Tawny March 21, 2011 at 9:12 am |

    Thank you for writing this. =) I’m at work, so I can’t say much, but I really appreciated reading your experiences, and it is always good to know that there are hetero dudes out there actually empathizing and understanding.

    It makes all those times when one of them is doing the opposite easier to bear.

  9. Essential Concepts: How Patriarchy and Rape Culture Hurt Men | Change Happens: The SAFER Blog

    […] Also see: Patriarchy Hurts Men Too, The Patriarchy is Bad for Everyone, Gender Stereotypes Hurt Men Too, In Which Another Dunderhead Dodobrain Fails to Realize That Feminism is His Friend, Not His Enemy, This Post Really Is About The Menz, Why I Am a Male Feminist, Black. Male. Feminist? […]

  10. Katie
    Katie March 21, 2011 at 11:33 pm |

    This was great. Sent it to a friend who has a really similar history, and it was meaningful for us both in different ways.

  11. Li
    Li March 22, 2011 at 2:41 am |

    After the day I just had, it was really amazing to come home to an article like this. I’m not really able to do a longer response right now, but I really appreciate reading about another feminist/pro-feminist man’s experience.

  12. Yonmei
    Yonmei March 22, 2011 at 3:57 am |

    Why is it that any post by a man expressing himself as a strong feminist ally invariably receives thanks for writing it rather than discussion?

    It’s a great post. I find the answers that come up when you ask “When / how did you become a feminist?” endlessly interesting.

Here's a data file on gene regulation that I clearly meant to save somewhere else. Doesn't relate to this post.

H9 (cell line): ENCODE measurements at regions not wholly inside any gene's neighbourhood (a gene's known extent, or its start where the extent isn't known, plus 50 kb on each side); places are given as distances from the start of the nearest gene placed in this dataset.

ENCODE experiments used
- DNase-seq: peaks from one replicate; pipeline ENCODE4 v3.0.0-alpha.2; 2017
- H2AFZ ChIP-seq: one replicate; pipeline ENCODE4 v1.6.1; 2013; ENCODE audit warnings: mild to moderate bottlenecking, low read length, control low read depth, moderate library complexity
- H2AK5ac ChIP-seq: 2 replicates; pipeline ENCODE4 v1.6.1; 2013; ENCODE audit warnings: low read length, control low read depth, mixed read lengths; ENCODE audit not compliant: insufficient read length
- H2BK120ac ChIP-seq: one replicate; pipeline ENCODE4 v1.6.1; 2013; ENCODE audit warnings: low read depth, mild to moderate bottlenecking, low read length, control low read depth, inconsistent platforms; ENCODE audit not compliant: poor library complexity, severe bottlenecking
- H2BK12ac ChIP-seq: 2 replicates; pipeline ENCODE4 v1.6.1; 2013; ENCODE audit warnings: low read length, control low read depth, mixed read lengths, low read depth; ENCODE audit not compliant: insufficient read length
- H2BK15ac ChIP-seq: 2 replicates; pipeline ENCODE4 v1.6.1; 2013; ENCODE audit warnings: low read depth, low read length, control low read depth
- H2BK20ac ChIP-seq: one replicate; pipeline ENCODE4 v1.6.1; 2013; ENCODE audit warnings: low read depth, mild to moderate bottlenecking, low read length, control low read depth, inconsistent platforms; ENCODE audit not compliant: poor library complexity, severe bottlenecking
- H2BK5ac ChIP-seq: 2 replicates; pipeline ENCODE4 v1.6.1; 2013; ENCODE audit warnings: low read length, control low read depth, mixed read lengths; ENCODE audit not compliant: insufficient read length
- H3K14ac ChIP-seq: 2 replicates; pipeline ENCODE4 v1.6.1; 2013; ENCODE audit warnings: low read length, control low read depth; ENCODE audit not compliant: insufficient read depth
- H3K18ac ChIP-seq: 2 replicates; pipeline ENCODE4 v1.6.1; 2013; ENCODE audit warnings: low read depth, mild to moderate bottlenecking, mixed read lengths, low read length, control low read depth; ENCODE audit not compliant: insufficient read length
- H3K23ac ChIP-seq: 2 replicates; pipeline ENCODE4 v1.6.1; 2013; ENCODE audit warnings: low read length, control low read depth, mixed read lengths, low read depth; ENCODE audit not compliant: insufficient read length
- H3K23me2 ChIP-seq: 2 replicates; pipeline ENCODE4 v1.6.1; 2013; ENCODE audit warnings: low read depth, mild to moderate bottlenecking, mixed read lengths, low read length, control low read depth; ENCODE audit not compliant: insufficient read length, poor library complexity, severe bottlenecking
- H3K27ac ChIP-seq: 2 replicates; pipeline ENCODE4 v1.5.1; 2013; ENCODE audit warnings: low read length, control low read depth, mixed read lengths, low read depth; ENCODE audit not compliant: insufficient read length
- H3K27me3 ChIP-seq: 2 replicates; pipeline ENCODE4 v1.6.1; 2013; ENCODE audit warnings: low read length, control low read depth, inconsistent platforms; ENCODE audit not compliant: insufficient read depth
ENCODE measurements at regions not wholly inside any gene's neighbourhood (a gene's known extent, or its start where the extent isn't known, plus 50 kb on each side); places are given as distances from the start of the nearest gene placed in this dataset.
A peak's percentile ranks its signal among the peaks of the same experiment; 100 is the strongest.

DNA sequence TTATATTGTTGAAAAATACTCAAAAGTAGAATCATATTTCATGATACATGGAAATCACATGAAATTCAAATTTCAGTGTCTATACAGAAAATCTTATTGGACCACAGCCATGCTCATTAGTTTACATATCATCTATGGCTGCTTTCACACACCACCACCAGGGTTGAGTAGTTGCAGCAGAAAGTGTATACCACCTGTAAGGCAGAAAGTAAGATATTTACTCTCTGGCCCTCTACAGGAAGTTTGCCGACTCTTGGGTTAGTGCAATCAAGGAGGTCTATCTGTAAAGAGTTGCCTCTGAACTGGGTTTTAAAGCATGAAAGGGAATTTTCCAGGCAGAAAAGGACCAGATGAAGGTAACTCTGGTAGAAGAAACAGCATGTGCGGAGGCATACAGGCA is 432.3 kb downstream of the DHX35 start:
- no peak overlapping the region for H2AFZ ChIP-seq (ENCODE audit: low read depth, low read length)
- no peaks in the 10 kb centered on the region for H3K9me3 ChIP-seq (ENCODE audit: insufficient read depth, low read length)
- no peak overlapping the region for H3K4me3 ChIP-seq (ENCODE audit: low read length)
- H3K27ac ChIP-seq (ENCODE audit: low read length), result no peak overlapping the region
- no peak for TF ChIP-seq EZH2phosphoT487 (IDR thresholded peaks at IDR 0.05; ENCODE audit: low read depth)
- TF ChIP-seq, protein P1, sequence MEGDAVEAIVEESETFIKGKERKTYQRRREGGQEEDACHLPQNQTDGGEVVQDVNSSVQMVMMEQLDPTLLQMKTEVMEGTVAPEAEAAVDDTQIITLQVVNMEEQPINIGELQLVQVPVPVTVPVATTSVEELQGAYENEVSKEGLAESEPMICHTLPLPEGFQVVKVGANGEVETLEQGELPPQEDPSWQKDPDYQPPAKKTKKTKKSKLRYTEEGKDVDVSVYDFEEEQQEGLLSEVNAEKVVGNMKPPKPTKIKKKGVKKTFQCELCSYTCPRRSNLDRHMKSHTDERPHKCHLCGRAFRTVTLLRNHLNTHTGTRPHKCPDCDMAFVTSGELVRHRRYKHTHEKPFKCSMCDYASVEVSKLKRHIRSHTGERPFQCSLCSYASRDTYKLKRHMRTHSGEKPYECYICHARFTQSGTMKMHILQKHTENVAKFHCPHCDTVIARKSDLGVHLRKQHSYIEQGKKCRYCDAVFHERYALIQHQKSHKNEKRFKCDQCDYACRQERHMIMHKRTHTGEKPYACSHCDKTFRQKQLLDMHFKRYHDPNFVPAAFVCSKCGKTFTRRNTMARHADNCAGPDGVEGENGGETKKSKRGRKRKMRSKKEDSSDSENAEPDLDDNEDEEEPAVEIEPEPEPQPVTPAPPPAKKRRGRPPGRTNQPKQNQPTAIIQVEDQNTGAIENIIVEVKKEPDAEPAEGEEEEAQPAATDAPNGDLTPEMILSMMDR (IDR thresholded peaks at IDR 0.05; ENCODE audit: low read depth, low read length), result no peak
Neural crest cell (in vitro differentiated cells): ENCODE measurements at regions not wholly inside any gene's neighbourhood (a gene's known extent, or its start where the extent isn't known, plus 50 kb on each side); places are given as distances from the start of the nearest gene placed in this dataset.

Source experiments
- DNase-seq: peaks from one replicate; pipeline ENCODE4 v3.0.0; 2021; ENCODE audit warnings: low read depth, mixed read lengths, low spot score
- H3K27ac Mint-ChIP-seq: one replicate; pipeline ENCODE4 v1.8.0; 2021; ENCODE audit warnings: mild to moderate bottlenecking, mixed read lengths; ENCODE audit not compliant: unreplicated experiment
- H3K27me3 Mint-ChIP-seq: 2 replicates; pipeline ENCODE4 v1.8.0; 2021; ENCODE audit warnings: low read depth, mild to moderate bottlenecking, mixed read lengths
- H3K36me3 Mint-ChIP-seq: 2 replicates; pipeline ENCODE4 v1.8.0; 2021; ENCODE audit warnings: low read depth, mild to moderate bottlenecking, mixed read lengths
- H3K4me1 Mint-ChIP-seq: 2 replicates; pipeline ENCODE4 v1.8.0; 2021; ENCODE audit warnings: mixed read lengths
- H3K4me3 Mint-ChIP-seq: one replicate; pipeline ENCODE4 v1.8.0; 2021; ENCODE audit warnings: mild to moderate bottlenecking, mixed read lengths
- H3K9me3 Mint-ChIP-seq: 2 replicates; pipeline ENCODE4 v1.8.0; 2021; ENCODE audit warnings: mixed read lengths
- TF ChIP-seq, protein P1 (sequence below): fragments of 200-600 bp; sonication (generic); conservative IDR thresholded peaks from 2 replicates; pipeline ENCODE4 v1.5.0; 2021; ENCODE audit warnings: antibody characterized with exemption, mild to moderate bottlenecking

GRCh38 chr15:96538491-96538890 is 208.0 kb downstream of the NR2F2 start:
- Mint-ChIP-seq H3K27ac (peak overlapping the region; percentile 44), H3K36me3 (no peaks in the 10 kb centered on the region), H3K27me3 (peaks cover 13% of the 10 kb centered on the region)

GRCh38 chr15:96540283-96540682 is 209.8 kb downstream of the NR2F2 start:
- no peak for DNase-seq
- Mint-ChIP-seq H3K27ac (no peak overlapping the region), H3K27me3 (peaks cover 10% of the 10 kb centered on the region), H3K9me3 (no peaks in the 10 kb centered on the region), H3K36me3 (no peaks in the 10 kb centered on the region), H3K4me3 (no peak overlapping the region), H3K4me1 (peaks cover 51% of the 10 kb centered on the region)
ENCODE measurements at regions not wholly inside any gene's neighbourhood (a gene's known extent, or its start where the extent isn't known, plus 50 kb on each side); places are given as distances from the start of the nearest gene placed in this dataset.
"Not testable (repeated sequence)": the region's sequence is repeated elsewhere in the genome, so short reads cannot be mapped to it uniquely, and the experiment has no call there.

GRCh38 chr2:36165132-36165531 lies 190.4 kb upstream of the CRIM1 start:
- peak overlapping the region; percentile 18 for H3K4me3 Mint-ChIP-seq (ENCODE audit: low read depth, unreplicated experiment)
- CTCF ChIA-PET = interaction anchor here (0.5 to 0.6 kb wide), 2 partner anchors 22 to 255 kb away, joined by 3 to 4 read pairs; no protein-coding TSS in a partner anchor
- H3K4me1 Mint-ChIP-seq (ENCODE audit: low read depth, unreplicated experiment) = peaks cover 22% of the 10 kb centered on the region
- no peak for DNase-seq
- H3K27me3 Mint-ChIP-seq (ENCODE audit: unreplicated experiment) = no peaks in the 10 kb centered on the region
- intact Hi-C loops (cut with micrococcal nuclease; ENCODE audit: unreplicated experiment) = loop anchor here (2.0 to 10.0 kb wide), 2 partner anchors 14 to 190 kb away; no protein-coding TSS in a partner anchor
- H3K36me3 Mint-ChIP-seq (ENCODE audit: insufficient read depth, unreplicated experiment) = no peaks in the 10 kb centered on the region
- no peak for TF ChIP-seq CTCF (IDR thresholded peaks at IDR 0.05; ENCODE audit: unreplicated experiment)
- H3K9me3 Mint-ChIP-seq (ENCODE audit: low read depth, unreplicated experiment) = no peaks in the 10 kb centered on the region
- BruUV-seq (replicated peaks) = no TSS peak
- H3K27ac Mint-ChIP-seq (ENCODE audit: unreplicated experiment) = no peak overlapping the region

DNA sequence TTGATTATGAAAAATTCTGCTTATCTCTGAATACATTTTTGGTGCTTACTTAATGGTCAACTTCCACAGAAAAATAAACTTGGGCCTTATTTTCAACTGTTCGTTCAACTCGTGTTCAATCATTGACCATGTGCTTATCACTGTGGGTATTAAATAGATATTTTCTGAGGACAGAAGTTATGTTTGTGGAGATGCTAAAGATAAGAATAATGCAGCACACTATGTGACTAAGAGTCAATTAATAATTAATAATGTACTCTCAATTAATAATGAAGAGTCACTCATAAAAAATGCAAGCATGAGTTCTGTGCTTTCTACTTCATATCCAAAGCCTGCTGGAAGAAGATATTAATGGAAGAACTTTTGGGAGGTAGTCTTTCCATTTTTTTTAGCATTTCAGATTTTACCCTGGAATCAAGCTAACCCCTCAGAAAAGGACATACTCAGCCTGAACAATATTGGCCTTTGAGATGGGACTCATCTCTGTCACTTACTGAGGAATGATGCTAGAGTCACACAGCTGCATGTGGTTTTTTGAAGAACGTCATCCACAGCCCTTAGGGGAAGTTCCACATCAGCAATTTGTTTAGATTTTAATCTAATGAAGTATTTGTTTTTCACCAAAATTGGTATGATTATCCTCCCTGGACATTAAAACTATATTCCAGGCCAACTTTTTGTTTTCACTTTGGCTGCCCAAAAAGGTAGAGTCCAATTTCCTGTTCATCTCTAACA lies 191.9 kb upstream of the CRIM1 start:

But I do wonder – and I trust G.D. would react to that with thoughtfulness (and maybe another great post) about the politics of a man writing about feminism on a feminist blog.

  13. Emily
    Emily March 22, 2011 at 6:54 am |

    So many of the male voices in this space are antagonistic commenters. I think it’s really valuable to have contructive thoughtful posts from a male perspective. I love the way GD describes how his personal experiences made feminism make sense to him. I love hearing peoples personal stories and journeys. I think it’s one of the best ways to get people to see different perpectives, make new connections, enrich their theory and activism.

    Despite being female I have mostly always felt safe in my neighborhood, in my schools. I know that a lot of that is privilege, and maybe some of it is denial, but GDs vivid description living as a young person with the fear of being targeted for basically no reason – that bit definitely has me thinking.

  14. Lauren
    Lauren March 22, 2011 at 7:34 am |

    Yonmei: But I do wonder – and I trust G.D. would react to that with thoughtfulness (and maybe another great post) about the politics of a man writing about feminism on a feminist blog.

    Yonmei, I’m the founder of Feministe and this used to be my personal blog. There is a long history over this blog’s 10+ years of attempting inclusiveness on many levels and inviting voices that would inspire thought and discussion outside of our norms, including having male voices participate. This piece happened to be recommended by me as a possible guest post when I saw it and loved it on PB (I’m a long-time reader of their blog, which is great BTW). Incidentally, the mods always welcome guest posts and posts can be recommended by writing feministe at gmail. But I don’t see any reason why another post dissecting the usefulness of men writing about feminism is necessary unless one believes feminism is a woman-only movement.

  15. What We Missed
    What We Missed March 23, 2011 at 3:55 pm |

    […] G.D. on being black, male and feminist. […]

  16. Victoria
    Victoria March 24, 2011 at 9:48 am |

    Great post. If you’re looking for more to read, I’d recommend Mark Anthony Neal’s book New Black Man. He offers a practical theory of Black male feminism that was really refreshing to read. He also talks a great deal about parenting daughters and brings up some of the issues you mention.

  17. Catholic School and Feminism | The Overeducated

    […] me pinpoint a third reason why that incident means so much to me. The first was a guest post from G.D. of PostBourgie at, and the second was the article that inspired G.D.’s post by Byron Hurt over at The […]